The British government promised to protect America’s interests during the Chilcot inquiry into the Iraq war, according to a secret cable sent from the US embassy in London.
Jon Day, the Ministry of Defence’s director general for security policy, told US under-secretary of state Ellen Tauscher that the UK had “put measures in place to protect your interests during the UK inquiry into the causes of the Iraq war”.
The admission came in the cable sent on 22 September 2009, which recorded a series of high-level meetings between Tauscher and UK defence officials and diplomats, which involved the then foreign secretary, David Miliband.
Day was a senior adviser to the Labour government, and told the American delegation that “Iraq seems no longer to be a major issue in the US”, but said it would become a big issue – a “feeding frenzy” – in the UK “when the inquiry takes off”.
The revelation of the move to defend Washington threatens to undermine the inquiry, which was launched by Gordon Brown ‘to identify lessons that can be learned from the Iraq conflict’. It is due to deliver its findings around the turn of the year.
The diplomats do not record which measures the British government took to protect US interests. No American officials were called to give evidence in public, and evidence from US officials was heard in private during visits by inquiry members to the US. The inquiry was also refused permission to publish letters between George Bush and Tony Blair written in 2002 in the run-up to the war, even though they were referred to in evidence. There were fears that the release of the details could harm both UK-US relations, and those with other countries. In January, a Blair ally told the Guardian: “They are full of scurrilous remarks about other people, including [Jacques] Chirac [the former French president].”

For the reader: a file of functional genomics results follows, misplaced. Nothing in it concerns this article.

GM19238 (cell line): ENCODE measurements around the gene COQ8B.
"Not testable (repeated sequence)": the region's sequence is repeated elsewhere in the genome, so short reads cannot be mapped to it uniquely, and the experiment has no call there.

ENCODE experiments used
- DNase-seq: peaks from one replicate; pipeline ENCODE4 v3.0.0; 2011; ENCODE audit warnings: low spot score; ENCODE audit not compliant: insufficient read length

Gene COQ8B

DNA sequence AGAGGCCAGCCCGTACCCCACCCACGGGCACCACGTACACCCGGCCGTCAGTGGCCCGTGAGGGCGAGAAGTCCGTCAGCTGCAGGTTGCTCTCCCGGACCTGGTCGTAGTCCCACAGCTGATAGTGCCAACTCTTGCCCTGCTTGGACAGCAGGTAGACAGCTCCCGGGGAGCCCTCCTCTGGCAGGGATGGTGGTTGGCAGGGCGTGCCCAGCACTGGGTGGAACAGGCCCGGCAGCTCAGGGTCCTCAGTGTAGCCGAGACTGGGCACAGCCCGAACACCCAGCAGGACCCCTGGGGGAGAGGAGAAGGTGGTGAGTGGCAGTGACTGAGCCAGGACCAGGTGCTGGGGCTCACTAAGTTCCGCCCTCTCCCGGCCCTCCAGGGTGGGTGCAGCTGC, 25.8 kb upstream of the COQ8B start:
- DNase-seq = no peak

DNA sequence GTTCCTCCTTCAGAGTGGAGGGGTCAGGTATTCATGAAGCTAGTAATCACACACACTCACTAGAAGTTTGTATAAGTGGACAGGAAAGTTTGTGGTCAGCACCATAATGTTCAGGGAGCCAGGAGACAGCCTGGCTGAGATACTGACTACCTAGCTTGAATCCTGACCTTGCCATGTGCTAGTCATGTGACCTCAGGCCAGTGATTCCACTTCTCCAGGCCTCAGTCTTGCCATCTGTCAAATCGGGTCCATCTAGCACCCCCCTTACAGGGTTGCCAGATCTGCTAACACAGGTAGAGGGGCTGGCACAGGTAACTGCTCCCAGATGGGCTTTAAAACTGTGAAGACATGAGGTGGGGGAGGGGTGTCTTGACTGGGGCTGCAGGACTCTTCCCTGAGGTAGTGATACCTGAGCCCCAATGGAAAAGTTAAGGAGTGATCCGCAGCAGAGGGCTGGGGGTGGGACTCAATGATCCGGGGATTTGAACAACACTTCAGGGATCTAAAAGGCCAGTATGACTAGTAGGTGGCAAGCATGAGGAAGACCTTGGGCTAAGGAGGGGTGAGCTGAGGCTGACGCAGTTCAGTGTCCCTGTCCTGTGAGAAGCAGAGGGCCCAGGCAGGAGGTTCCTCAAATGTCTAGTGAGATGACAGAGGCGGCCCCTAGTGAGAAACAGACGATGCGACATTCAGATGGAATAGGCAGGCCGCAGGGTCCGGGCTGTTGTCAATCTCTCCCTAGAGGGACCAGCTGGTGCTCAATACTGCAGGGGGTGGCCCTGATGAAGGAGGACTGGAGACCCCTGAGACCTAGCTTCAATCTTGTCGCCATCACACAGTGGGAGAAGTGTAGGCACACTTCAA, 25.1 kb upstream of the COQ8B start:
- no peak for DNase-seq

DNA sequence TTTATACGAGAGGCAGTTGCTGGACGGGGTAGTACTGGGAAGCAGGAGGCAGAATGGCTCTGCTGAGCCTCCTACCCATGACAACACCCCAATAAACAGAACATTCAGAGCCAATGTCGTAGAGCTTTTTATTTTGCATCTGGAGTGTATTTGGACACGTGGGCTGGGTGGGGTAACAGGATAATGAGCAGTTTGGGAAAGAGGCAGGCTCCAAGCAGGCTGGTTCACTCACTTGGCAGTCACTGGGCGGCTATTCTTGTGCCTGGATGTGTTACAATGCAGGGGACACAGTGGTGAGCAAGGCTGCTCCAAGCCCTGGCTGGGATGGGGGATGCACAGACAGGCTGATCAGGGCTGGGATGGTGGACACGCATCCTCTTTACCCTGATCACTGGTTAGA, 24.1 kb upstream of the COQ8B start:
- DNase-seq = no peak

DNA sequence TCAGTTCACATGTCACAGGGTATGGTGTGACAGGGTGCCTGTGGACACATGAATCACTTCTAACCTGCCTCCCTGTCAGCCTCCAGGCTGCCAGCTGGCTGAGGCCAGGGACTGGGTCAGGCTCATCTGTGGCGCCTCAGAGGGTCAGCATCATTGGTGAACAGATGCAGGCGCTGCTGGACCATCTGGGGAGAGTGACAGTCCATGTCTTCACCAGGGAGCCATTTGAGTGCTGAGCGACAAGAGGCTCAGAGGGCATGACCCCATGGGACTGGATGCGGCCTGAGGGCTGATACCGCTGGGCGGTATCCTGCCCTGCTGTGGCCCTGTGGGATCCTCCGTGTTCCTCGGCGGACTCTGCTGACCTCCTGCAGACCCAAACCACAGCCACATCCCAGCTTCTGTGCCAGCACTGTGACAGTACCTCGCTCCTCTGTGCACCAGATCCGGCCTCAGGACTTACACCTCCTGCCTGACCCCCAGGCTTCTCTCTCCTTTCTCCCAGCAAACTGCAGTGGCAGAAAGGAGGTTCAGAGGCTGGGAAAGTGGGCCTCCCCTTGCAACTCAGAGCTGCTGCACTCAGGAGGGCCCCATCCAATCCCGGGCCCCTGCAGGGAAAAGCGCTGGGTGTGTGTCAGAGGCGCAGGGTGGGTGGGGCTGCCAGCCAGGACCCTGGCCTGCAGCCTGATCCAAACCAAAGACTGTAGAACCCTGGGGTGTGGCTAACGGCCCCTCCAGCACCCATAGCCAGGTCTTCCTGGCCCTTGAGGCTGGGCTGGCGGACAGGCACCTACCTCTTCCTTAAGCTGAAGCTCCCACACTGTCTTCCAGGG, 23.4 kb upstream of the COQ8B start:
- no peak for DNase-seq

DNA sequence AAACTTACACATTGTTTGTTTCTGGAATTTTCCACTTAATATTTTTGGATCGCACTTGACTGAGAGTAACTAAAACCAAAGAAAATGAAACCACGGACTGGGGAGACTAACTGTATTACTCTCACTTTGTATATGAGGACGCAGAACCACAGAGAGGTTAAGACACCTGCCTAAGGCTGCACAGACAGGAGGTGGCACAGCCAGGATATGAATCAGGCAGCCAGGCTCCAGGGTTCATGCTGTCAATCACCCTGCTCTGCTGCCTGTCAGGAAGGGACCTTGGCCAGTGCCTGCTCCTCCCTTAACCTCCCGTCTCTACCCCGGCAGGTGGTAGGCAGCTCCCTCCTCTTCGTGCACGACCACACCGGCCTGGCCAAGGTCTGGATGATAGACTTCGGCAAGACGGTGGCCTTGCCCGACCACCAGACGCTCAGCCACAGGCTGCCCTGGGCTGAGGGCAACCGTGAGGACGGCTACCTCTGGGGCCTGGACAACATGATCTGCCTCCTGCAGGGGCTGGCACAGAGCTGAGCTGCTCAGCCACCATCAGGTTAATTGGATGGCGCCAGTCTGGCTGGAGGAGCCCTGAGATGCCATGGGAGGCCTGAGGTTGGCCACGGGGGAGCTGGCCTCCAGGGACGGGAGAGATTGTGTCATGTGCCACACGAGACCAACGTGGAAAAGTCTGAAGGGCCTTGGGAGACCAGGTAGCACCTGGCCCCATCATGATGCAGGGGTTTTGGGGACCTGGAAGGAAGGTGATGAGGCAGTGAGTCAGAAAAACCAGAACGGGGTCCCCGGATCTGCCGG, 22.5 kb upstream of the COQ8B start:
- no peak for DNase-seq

Besieged by criminal inquiries and Congressional investigators, how could the world’s most controversial private security company drum up new business? By battling pirates on the high seas, of course.
In late 2008, Blackwater Worldwide, already under fire because of accusations of abuses by its security guards in Iraq and Afghanistan, reconfigured a 183-foot oceanographic research vessel into a pirate-hunting ship for hire and then began looking for business from shipping companies seeking protection from Somali pirates. The company’s chief executive officer, Erik Prince, was planning a trip to Djibouti for a promotional event in March 2009, and Blackwater was hoping that the American Embassy there would help out, according to a secret State Department cable.
But with the Obama administration just weeks old, American diplomats in Djibouti faced a problem. They are supposed to be advocates for American businesses, but this was Blackwater, a company that Secretary of State Hillary Rodham Clinton had proposed banning from war zones when she was a presidential candidate.